Hence the phrase - once in a blue moon

Loughborough Echo - - MIKE LOCKLEY -

I WASN’T too con­cerned by the re­cent tabloid head­line: “Me­teor splits into seven and lands in North­ern Eng­land.”

I have been fas­ci­nated by the stars from a very early age.

I can re­mem­ber Dad show­ing me The Plough. It seemed a nice pub, but I had to wait in the Cortina with a bag of cheese and onion and bot­tle of Vimto.

I devour any­thing of an astro­nom­i­cal bent. News of an as­ter­oid trav­el­ling within 20,000 miles of Earth’s at­mos­phere failed to ruf­fle Yours Truly, even though that’s closer than my wife gets to the kerb when park­ing.

I may even travel to the Orkneys to wit­ness the next so­lar eclipse, a ce­les­tial event that takes place on Au­gust 11, 2018. That’s de­spite warn­ings that the “hap­pen­ing”, which will at­tract Druids, may be some­thing of a non­event – un­less you pur­chase a pair of these silly eclipse glasses.

The next big one – a “deep eclipse” – will not be un­til Au­gust 2026. Even then, it may only be a to­tal blackout in Ice­land – a spec­ta­cle that will be wasted on the coun­try’s in­hab­i­tants. They’re in dark­ness for most of the year, any­way. How are they go­ing to tell the dif­fer­ence?

The long wait un­der­lines the sig­nif­i­cance of the last to­tal eclipse in March 2016, an event watched by my wife while wear­ing weld­ing gog­gles.

Per­haps I ex­pect too much from these astro­nom­i­cal events, but I leave them dis­ap­pointed.

I was, de­cid­edly un­der­whelmed by the ea­gerly an­tic­i­pated ce­les­tial mile­stone that was a “blue moon”. Not since the much trum­peted so­lar eclipse has there been such a damp squib.

It took place on March 31 and, frankly, the moon looked pretty much the same as it al­ways had.

Those who charted the heav­ens played fast and loose with the Trade De­scrip­tions Act.

You prob­a­bly missed it. Frankly, stag­ing some­thing like that at night is a bit of an own goal.

If you did, an­other one will come along next May. I’m not hold­ing my breath.

I, like every­one else in our par­ish, ex­pected the thing to be blue. It was not and was never sup­posed to be.

The wasted night pro­vided Yours Truly with only one sur­prise.

A neigh­bour pointed his binoc­u­lars at the inky black­ness, turned to me and whis­pered: “The frosted glass in your bath­room doesn’t work.”

The lu­nar let-down didn’t stop a large num­ber of dis­ap­pointed stargaz­ers point­ing their cam­eras to the heav­ens and an­nounc­ing: “Blow it, I’m go­ing to send a photo to the lo­cal pa­per, any way.”

The re­sult was a shed-load of blurry im­ages pinged proudly to our lo­cal weekly’s in­box. Thirty-seven were sent from our par­ish alone.

Some joker sent an im­age of his bare-back­side.

The moon gallery was dubbed “amaz­ing” by our lo­cal rag, a su­perla­tive that seems fit­ting when used along­side de­tailed im­ages of Pluto’s pit­ted sur­face, but silly when de­scrib­ing shaky shots of a sil­ver ball over Shrop­shire.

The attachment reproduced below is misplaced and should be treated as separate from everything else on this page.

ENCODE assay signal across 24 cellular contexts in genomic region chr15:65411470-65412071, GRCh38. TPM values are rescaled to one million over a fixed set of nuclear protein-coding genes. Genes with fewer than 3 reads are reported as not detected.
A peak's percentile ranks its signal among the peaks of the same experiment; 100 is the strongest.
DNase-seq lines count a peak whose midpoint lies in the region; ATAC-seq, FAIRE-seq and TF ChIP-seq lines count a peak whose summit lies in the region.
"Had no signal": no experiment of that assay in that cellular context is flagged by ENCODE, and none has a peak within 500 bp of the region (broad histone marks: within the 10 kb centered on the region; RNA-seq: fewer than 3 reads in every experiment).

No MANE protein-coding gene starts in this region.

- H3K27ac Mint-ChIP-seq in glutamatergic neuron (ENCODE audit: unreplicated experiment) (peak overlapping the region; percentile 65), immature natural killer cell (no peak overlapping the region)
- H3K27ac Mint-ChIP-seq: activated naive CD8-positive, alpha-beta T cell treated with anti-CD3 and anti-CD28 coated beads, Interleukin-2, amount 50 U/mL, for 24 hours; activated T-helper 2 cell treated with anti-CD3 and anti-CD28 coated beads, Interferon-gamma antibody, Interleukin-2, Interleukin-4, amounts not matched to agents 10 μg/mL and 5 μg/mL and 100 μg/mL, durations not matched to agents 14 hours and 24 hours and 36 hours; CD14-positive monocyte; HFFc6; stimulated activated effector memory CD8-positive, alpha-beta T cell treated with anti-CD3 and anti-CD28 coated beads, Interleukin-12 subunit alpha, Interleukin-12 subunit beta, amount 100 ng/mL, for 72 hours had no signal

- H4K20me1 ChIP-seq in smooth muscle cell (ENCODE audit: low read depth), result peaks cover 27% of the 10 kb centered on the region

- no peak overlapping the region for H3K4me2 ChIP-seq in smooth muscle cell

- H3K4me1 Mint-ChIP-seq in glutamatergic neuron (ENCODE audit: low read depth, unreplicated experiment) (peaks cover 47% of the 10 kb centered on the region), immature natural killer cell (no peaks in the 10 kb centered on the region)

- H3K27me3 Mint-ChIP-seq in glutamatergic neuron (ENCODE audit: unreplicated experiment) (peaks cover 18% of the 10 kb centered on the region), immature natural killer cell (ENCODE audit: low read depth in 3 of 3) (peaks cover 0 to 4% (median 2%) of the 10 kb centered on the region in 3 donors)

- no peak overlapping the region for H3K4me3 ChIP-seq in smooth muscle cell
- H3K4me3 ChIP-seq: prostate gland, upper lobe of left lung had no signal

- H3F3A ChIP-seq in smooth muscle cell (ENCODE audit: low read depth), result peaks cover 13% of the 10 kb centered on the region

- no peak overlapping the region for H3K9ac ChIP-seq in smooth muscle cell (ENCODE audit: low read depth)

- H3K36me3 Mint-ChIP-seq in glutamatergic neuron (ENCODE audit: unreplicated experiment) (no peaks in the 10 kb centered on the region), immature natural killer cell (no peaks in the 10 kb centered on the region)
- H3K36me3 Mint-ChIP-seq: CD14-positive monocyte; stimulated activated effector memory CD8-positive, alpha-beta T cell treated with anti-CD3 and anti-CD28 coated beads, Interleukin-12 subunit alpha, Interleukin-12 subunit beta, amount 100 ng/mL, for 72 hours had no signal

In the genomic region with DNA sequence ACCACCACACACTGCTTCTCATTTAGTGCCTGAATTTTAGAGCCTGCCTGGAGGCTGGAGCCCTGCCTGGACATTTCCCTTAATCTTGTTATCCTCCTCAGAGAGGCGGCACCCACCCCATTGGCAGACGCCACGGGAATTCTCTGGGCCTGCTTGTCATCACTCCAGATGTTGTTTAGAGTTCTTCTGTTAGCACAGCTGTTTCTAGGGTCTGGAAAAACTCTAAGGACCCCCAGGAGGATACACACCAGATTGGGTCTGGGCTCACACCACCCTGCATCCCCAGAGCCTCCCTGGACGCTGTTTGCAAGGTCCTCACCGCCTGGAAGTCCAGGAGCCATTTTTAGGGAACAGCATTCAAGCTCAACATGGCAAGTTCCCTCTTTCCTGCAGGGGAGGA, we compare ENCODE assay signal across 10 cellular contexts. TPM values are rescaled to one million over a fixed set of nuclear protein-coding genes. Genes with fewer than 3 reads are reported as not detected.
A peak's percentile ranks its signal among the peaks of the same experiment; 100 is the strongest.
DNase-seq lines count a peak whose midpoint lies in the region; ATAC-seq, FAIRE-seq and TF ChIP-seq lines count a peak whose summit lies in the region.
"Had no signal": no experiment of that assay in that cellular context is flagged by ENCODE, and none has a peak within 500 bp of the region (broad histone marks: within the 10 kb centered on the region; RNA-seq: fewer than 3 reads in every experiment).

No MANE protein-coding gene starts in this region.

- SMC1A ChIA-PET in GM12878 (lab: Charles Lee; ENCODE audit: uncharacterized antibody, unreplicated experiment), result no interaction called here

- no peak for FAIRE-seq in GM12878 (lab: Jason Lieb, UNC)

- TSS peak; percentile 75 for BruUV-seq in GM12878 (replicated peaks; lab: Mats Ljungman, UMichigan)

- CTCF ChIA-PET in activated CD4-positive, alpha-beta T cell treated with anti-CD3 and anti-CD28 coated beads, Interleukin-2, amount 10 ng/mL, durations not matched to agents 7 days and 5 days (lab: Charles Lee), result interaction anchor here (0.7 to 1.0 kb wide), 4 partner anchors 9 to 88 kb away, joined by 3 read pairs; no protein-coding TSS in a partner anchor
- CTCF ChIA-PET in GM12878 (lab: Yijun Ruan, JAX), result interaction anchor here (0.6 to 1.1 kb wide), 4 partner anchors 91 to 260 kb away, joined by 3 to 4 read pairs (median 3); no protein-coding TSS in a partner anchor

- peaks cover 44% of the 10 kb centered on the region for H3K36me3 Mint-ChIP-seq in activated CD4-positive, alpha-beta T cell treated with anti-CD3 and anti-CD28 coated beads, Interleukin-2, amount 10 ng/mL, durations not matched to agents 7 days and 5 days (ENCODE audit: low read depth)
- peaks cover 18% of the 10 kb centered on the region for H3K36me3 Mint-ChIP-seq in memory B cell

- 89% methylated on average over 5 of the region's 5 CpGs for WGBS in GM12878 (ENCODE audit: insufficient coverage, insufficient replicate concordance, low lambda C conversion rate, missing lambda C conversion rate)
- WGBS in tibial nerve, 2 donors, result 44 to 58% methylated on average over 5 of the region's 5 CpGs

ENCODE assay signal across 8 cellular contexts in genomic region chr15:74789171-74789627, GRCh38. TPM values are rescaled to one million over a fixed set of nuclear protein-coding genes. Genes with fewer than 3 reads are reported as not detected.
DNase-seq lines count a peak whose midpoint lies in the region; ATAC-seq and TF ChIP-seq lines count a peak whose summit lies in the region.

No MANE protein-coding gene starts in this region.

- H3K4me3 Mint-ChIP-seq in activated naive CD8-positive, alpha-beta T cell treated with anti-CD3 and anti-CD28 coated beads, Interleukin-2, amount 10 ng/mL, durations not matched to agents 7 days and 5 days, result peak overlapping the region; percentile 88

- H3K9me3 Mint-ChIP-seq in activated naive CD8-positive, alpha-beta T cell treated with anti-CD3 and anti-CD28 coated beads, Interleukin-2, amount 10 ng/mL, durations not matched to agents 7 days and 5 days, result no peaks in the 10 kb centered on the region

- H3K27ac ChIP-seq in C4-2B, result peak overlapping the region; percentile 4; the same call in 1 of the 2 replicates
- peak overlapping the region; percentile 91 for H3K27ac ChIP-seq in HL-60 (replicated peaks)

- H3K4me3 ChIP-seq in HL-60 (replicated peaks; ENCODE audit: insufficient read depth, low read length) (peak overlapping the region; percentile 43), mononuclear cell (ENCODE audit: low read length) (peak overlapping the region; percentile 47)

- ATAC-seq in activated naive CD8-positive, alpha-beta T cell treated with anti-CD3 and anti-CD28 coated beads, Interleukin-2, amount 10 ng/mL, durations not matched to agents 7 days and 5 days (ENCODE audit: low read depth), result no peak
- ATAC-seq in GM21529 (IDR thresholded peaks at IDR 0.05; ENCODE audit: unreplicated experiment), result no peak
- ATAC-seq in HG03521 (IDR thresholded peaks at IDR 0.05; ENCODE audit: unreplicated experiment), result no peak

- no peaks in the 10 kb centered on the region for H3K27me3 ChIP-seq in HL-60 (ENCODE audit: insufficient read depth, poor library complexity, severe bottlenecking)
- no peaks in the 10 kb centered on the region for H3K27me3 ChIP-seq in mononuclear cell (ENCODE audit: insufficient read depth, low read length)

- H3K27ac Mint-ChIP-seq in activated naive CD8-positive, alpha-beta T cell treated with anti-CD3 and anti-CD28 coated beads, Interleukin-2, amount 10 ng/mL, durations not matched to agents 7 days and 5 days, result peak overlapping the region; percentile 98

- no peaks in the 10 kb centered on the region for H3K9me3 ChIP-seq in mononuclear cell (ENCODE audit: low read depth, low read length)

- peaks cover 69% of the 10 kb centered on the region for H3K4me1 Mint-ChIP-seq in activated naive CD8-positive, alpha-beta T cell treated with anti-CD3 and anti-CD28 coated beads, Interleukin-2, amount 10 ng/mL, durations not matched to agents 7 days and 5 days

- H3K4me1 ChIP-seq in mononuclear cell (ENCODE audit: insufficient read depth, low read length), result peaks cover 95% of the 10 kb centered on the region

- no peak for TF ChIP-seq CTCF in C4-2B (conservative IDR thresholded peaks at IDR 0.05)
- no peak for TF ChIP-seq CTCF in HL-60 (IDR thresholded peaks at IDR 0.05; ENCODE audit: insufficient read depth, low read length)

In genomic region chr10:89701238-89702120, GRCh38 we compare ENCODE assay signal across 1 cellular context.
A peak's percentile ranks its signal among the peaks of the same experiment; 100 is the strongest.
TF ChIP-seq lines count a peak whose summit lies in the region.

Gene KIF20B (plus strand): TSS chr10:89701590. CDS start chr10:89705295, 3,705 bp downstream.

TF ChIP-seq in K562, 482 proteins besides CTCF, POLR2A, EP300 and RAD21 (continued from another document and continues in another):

It may be down to the full moon, but peo­ple have snapped it as if it’s some­thing new and un­ex­plained.

I now ea­gerly await an email an­nounc­ing: “I was walk­ing through coun­try lanes this af­ter­noon, looked up and there was this big, orange glow­ing thing in the sky. Did any­one else spot it?”

None­the­less, the ac­com­pa­ny­ing story an­nounced: “Our read­ers took some in­cred­i­ble shots, in­clud­ing the moon peek­ing from be­hind clouds, and some even looked like the ‘blue’ was a re­al­ity.” Yes, Pho­to­shop’s a won­drous thing. On­line en­cy­clo­pe­dia Wikipedia ex­plains a blue moon as: “An ad­di­tional full moon that ap­pears in a sub­di­vi­sion of a year – either the third of four full moons in a sea­son, or a sec­ond full moon in a month of the com­mon cal­en­dar.

“The phrase has noth­ing to do with the ac­tual colour of the moon, although a lit­eral blue moon may oc­cur in cer­tain at­mo­spheric con­di­tions, e.g. if vol­canic erup­tions or fires leave par­ti­cles in the at­mos­phere of just the right size to pref­er­en­tially scat­ter red light.”

I’m thank­ful for the ac­com­pa­ny­ing ex­pla­na­tion of what a blue moon is.

It’s a very rare phe­nom­e­non. Hence the phrase, “once in a blue moon”.

What it isn’t is blue. That’s a ti­tle bent into shape from the Mid­dle English word “belewe”, mean­ing “to be­tray”. A be­trayer moon is one that should not be present.

If I’d both­ered to look that up on Wikipedia be­fore the moon gath­er­ing, I wouldn’t have joined the throng who col­lec­tively gasped: “My God, it’s so big and sil­ver and cov­ered in craters.”

They may not be much of a spec­ta­cle, but blue moons are a por­tent of ter­ri­ble times ahead, as­trologers be­lieve.

On her web­site, as­tro­log­i­cal re­searcher Lynne Koiner help­fully ex­plains the mas­sive im­pact of blue moons: “At first, when friends would in­quire about the Blue Moon, I would ca­su­ally state that it was noth­ing more than two Full Moons in one month… PE­RIOD (her caps).

“In May of 1988, I wrote that I was try­ing to sup­press ‘homi­ci­dal ten­den­cies’. Never again did I say that there was noth­ing to a Blue Moon pe­riod. So, with any Moon pe­riod, know that you are not crazy – it is the Lu­nar Phe­nom­ena.”

Pe­riod? That may have more to do with the homi­ci­dal ten­den­cies, Lynne. I know. Last month my wife threw a can of baked beans at my head while weep­ing un­con­trol­lably.

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